Common Name: Angel Fish
Scientific Name: Pterophyllum Scalare
French Anglefish-Pomacanthus paruAngelfish are, and forever have been, one of the most accepted fish in the diversion today. Many different colored varieties and patterns are accessible, with new ones showing up regularly. They are available in both standard finned and mask varieties, oftentimes beyond 12 inches in height from the top of their dorsal fin to the tilt of their ventral fin. Angels are accessible in a variety to suit just about any aquarist, from normal silvers to golds, to koi varieties to leopard-spotted to black to half-black and just concerning all in between.
Angelfish can endure on crumble food alone, but they will flourish and be much more appropriate to type on a greatly varied diet. Live foods such as Adult Brine Shrimp, Black Worms, Mosquito larvae, finely chopped earthworms and Guppy fry are established with enthusiasm and should be included often. If live food is not obtainable, frozen packages of Blood Worms (Midge Fly larvae), Brine Shrimp and others are accessible from your favorite pet supply store and are adequate substitutions for the live food. There are many dried foods available that will be adequate too.
Bluering angelfish-Pomacanthus annularisUnlike other fishes, anemonefish can maintain immunity to toxic stinging cells in the anemone's tentacles by constantly stroking their bodies over tentacle surfaces. Some research suggests that the fish secrete mucus that helps protect them from the anemone's sting. Mucus from the anemone builds up on the fish's skin until it becomes 'anemone-like' and the anemone itself does not distinguish between the fish and its own tentacles or recognises the fish as potential food. The anemonefish benefits from the partnership, gaining a protected place to live within the anemone's stinging tentacles.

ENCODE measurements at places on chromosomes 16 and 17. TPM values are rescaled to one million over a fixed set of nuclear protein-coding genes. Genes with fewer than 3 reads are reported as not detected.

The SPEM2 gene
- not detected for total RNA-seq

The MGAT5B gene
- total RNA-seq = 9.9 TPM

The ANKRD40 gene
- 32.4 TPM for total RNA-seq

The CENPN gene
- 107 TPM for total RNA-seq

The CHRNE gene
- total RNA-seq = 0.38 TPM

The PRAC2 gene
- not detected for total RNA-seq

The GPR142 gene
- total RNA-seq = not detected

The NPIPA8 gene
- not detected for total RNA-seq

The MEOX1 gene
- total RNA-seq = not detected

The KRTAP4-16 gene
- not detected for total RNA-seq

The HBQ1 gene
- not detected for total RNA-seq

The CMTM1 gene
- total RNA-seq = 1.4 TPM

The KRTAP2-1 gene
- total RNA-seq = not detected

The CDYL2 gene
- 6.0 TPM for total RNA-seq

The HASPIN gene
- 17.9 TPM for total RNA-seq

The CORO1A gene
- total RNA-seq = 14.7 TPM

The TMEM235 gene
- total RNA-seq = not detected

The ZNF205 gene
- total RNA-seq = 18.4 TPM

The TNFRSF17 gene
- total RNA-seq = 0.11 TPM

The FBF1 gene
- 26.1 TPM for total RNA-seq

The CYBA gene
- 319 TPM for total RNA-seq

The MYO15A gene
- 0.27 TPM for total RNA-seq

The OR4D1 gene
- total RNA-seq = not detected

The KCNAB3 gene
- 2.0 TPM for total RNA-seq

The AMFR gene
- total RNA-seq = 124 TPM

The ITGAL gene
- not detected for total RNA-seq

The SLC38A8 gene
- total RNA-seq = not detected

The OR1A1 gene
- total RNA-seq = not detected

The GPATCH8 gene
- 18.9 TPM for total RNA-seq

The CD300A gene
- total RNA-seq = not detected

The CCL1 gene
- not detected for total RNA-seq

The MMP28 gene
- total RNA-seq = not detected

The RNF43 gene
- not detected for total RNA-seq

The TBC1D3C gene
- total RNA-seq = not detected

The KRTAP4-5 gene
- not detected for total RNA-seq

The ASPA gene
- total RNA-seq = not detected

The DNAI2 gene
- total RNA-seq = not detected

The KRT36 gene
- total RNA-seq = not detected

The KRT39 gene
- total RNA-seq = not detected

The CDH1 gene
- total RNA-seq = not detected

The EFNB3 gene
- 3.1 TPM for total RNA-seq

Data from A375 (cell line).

The anemones also benefit from their partnership with the anemonefish. Anemonefish defend their host anemones from predatory fishes that are immune to the stinging cells. Some researchers also report that anemonefish may 'feed' their anemones by dropping bits of food on the anemone surface. Anemonefish spend their entire adult lives with a single host.
Life History of Anemone FishAs a general rule anemonefish enter into permanent monogamous pairings. Juveniles live on an anemone with a sexually mature male and female pair. If the female dies, her male partner develops into a female to take her place. The largest juvenile then grows rapidly and replaces him as the dominant male.
Males typically prepare a nest site for spawning and then attract the egg-bearing female to the nest. The male guards the nest from predators and other males while the female lays her eggs in long rows, forming a solid, uniform mass of eggs in a single layer. The eggs adhere to the substrate and clutch size varies from 200 to 2500 eggs depending on the species. Generally the young fish (fry) when hatched are left to look after themselves.
These fish live in warm tropical waters, usually at depths of 1-12 m, on sheltered inshore and offshore coral reefs and most importantly, where one or more of 10 favoured host anemone species are found.
Special Features or Habits
Anemonefish can change from male into female. They start off male, but if the female dies the dominant male will change into a female. A non-dominant male will then become the dominant male.
Location or Region Found
Western Pacific: eastern Australia (Great Barrier Reef and Coral Sea, northern New South Wales), New Caledonia, and Loyalty Islands.